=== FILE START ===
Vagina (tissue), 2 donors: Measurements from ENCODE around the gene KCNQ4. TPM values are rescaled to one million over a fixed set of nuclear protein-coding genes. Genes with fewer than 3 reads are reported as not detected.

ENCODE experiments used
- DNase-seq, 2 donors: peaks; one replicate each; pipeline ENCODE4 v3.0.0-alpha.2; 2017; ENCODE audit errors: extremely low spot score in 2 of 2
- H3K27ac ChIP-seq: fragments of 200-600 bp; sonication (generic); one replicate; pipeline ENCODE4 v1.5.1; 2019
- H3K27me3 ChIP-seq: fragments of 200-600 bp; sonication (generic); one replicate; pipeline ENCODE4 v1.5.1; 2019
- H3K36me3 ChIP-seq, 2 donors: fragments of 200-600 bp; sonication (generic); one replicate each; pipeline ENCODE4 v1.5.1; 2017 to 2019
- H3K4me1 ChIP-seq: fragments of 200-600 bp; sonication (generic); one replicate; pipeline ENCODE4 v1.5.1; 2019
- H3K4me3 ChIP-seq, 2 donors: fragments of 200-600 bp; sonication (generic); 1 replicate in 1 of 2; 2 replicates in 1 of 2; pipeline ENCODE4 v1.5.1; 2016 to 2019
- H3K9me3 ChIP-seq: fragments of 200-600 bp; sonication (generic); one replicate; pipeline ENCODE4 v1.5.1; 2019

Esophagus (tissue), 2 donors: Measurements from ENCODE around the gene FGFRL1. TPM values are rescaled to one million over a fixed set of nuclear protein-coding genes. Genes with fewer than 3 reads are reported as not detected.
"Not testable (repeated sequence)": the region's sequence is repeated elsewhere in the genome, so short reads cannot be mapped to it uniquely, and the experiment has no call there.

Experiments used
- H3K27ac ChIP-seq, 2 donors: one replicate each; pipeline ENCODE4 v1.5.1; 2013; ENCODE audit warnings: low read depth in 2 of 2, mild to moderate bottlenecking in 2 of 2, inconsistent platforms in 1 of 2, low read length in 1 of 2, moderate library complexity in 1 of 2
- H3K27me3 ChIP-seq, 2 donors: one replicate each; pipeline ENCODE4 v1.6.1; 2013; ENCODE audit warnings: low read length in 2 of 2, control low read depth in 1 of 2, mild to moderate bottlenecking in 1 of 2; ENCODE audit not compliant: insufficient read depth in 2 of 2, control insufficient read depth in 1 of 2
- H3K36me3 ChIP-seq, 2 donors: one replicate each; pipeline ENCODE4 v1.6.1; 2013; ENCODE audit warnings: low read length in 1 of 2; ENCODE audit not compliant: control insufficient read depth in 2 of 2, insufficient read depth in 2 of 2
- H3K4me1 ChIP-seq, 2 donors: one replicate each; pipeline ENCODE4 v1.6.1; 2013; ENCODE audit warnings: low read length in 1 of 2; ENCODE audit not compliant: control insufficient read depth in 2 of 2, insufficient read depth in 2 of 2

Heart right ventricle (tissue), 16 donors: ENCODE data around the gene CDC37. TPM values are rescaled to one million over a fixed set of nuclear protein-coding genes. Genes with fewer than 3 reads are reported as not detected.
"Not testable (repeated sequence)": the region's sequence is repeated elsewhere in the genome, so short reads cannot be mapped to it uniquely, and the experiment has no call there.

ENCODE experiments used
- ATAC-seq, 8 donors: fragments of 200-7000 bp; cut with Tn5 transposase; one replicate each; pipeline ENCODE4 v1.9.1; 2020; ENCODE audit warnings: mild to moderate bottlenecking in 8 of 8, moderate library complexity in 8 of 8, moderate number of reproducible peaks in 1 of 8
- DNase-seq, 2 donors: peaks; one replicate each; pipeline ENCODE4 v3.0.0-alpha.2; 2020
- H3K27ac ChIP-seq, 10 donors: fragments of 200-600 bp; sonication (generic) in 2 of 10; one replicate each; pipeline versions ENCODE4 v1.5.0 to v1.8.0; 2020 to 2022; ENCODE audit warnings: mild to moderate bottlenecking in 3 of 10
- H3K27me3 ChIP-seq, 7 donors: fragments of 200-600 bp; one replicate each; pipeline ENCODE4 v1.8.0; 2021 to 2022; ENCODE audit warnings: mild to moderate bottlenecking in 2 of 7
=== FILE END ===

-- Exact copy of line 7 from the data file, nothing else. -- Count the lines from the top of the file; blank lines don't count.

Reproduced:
- H3K4me1 ChIP-seq: fragments of 200-600 bp; sonication (generic); one replicate; pipeline ENCODE4 v1.5.1; 2019